"Born Again," the Notorious B.I.G.'s second posthumous album, is pretty much D.O.A. The album is a collection of unreleased tracks and old demos scored with mostly new beats, its rhymes filled out by a cast of dozens that includes Redman, Method Man, Eminem, Busta Rhymes, Mobb Deep, Ice Cube, Nas, Lil' Kim and Sean "Puff Daddy" Combs.
Unfortunately, you can feel the latter's clumsy hands all over this project--the album's success is crucial to the bottom line of Bad Boy Records--particularly on "Notorious B.I.G." That overly slick club track samples Duran Duran's 1986 hit, "Notorious," and Puff Daddy's added flow is unimaginative and dull, barely saved by a punchy follow-up verse from Lil' Kim.
What saves the album is Notorious B.I.G.'s booming authority. These may not be his best rhymes, but there's enough of his commanding delivery and impeccable phrasing to cover the obvious shortcomings. That's particularly true on such tracks as "Who Shot Ya" (an underground track dating to 1995), the DJ Premier-produced "Rap Phenomenon" featuring Redman and Method Man, and "If I Should Die Before I Wake," a haunting D-Dot Angelettie track featuring Black Rob, Ice Cube and Beanie Sigel. In this last one, the Notorious B.I.G. admits that "the lesson from the Smith and Wesson is depressin' me/ just keeps stressing some [expletive] questions/ how many shots does it take to make my heart stop?/ to make my body start to shake and watch it die before I wake?"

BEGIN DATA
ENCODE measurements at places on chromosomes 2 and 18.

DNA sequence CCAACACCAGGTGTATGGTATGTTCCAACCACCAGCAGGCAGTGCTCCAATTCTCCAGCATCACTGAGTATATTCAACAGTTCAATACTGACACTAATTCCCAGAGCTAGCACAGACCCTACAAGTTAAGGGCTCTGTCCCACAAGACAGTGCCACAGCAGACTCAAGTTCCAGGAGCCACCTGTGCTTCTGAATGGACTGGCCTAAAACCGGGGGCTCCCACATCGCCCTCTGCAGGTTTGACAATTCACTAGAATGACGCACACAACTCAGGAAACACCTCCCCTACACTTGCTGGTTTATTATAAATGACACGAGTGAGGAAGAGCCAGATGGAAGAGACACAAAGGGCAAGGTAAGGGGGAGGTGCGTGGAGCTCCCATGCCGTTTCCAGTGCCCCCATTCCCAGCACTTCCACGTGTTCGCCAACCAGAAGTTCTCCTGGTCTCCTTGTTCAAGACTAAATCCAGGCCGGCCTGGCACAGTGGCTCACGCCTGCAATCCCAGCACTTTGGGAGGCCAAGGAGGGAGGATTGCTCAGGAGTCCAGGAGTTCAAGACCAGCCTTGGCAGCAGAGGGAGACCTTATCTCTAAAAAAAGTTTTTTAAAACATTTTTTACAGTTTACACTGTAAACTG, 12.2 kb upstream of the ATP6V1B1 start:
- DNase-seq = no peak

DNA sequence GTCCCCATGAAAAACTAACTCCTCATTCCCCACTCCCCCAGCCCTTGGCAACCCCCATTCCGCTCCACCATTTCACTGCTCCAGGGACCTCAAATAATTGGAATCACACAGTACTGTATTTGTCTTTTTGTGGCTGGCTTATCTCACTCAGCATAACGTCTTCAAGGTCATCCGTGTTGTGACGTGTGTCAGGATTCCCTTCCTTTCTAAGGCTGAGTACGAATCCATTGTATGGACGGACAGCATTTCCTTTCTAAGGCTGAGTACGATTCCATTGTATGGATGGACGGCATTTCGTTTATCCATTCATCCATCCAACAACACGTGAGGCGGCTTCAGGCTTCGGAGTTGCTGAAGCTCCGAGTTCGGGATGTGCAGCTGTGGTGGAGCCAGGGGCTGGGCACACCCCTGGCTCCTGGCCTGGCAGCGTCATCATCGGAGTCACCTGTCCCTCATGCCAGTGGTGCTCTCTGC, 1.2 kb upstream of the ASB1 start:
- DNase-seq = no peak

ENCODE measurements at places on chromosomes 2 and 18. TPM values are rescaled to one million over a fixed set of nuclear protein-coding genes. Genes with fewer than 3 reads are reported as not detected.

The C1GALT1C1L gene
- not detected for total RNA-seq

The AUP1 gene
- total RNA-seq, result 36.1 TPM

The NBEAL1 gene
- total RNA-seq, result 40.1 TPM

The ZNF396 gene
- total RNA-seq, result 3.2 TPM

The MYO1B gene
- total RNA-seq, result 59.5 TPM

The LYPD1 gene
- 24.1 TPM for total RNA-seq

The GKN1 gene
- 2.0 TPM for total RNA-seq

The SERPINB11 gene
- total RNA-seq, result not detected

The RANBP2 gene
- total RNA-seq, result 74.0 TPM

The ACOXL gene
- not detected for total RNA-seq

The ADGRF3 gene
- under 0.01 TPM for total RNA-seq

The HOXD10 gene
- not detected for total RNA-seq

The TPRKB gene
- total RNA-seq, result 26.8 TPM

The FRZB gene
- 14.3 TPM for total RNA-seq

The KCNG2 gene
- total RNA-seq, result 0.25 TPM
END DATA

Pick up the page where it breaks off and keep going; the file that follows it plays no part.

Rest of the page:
Notorious B.I.G., whose real name was Christopher Wallace and who once caustically noted that you're nobody until somebody kills you, was gunned down in California in 1997. Combs, never the most subtle of producers, starts the album with a portentous title track featuring Wallace musing about his prospects for the new millennium: "I don't think I'll see it, I don't think my luck is that good."
As on the Notorious B.I.G.'s previous posthumous release, "Life After Death," there's lots of foreshadowing of violence, most notably on the Puff Daddy-Lil' Kim collaboration "Would You Die for Me," "I Really Want to Show You" and "Who Shot Ya," which includes the lines "check out the rumor/ last I heard I was dead with six in the head."
There's also the requisite misogyny with "Big Booty Hoes" (featuring Too $hort) and "Dead Wrong" (featuring Eminem), and a misguided nod to the Dirty South that features the Hot Boys and Big Timer. Some cuts are pure tribute, like Junior M.A.F.I.A.'s "Biggie" and Sadat X's Brand Nubian-style "Come On."
The album's strangest element is its closing track, "Ms. Wallace," featuring the Notorious B.I.G.'s mother, Voletta Wallace, in an unashamedly sentimental remembrance of her son. All of a sudden, the track fades out while she's still talking! It's a weirdly dismissive, ungracious coda to an already disappointing project.
(To hear a free Sound Bite from this album, call Post-Haste at 202-334-9000 and press 8171.)
CAPTION: Violent references abound in the Notorious B.I.G.'s posthumous "Born Again."